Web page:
Santa Monica: Councilman Requests Disclosure of Financial Contributions to Lawmakers from Entities Seeking Public Benefits

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Responding to a recent outcry over the perception that developers who help finance city lawmakers have an inside track to having their projects approved, Santa Monica City Councilman Kevin McKeown recently asked for the consideration of a policy that will make public any campaign contributions by anyone who wishes to build in the city.

McKeown's request came at the Jan. 11 council meeting, where a number of neighborhood and public interest groups also backed his policy recommendation. The motion was rejected by a 4-2 vote.

Wilshire/Montana Neighborhood Coalition Chair Valerie Griffin cautioned that she and her organization are not accusing certain lawmakers of being ethically compromised by accepting donations from developers, only that the public deserves to know who has taken contributions from someone seeking a public benefit.

“We're not suggesting that they are taking bribes,” Griffin said. “We're simply saying that (this recommendation) should address transparency, and transparency is good.”

McKeown also clarified the reason why he feels this recommendation would help the public be more aware of the entities that have a financial interest before the council.

“The intent is only to disclose that money has been spent by an applicant, not that it directly influenced or might influence the council's votes,” he explained.

Several days before his policy motion to the council, McKeown discussed the reasons why he wanted to seek more transparency to what he and others believe is a growing problem.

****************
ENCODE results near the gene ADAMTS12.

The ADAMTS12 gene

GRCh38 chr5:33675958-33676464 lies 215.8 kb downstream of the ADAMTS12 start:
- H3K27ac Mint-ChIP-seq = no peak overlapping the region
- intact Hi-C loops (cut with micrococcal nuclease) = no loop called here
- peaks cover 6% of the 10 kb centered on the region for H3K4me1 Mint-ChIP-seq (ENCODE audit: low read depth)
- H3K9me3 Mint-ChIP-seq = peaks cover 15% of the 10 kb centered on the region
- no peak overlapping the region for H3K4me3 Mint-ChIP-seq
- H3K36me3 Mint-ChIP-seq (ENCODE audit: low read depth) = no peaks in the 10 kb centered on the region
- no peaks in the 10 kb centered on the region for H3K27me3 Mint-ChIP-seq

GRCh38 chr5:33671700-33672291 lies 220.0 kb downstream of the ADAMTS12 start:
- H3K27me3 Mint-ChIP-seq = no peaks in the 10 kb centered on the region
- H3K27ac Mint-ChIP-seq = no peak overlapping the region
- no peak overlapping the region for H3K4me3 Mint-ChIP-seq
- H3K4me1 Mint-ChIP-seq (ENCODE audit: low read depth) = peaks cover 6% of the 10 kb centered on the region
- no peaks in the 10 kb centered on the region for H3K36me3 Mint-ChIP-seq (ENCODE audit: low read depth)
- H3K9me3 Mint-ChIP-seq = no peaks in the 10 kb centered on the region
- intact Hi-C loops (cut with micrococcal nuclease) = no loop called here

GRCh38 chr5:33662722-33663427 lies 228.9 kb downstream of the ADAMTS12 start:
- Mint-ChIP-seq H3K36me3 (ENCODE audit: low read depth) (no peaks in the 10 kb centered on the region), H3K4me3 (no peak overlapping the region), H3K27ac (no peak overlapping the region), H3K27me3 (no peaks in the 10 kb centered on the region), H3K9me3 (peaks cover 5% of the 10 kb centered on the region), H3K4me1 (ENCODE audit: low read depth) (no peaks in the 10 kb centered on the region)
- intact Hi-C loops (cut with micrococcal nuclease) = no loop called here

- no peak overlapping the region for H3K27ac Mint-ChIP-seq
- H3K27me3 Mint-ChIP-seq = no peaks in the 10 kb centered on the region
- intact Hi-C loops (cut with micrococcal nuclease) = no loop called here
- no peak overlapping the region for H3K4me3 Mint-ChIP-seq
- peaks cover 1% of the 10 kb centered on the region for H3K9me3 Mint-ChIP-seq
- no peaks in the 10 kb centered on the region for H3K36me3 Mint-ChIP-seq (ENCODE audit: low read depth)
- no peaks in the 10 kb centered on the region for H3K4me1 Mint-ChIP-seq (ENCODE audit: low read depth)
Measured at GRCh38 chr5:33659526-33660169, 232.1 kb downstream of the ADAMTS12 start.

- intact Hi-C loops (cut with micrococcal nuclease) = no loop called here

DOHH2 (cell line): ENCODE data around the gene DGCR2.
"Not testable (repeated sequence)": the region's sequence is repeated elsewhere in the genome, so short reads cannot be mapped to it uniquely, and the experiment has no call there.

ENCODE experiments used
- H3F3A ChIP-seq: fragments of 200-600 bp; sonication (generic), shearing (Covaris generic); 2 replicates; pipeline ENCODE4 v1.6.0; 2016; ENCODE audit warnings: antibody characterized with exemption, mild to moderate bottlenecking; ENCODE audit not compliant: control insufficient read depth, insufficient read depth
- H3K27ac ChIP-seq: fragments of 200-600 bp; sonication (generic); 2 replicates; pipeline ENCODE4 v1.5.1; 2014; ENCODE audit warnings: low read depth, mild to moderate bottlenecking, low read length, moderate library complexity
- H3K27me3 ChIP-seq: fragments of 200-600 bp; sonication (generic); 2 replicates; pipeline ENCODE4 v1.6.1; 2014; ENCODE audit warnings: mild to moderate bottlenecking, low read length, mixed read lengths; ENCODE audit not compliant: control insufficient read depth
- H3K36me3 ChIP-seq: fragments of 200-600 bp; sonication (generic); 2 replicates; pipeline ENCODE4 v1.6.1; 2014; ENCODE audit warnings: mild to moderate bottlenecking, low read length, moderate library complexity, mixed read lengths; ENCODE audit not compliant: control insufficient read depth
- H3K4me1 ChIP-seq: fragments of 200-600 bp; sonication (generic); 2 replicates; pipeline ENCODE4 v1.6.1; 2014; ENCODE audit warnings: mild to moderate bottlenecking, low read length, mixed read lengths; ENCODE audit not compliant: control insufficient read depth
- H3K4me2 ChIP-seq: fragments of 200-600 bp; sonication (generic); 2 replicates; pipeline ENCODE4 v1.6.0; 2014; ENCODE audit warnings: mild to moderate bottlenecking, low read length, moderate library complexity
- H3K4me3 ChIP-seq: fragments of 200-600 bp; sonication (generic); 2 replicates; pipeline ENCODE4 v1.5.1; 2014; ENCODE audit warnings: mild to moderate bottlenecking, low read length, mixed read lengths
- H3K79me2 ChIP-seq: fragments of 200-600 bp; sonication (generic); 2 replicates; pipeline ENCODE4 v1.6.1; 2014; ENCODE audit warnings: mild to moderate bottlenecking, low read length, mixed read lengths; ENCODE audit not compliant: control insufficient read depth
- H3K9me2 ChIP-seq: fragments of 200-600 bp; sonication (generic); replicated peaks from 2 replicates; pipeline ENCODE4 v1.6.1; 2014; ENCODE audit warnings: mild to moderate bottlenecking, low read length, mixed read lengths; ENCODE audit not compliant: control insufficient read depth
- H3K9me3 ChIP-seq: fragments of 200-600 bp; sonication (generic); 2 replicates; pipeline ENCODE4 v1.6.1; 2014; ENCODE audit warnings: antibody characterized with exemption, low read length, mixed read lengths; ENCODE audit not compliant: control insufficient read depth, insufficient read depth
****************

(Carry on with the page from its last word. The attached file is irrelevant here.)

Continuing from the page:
“Since the (November 2010) election, I've heard concerns from a number of community organizations about the growing role of non-resident contributions in our local elections, sometimes deliberately ‘hidden' through one-time organizations,” the councilman told The Argonaut. “The main concern seems to be the voters' inability to track those donations in a way that connects them to decisions, primarily land-use decisions made by the City Council.”

The city has several development projects pending that are scheduled to come before the City Council this year, and residents who live on the east side of Santa Monica have raised concerns about the Bergamot Transit Village, a proposed transit-oriented mixed use complex of nearly one million square feet and six stories that is being proposed by the Hines Group.

In addition, at least five other projects are being proposed within several blocks of the Bergamot development, which planners and the developer say will work well in conjunction with a future light rail stop at Bergamot Station.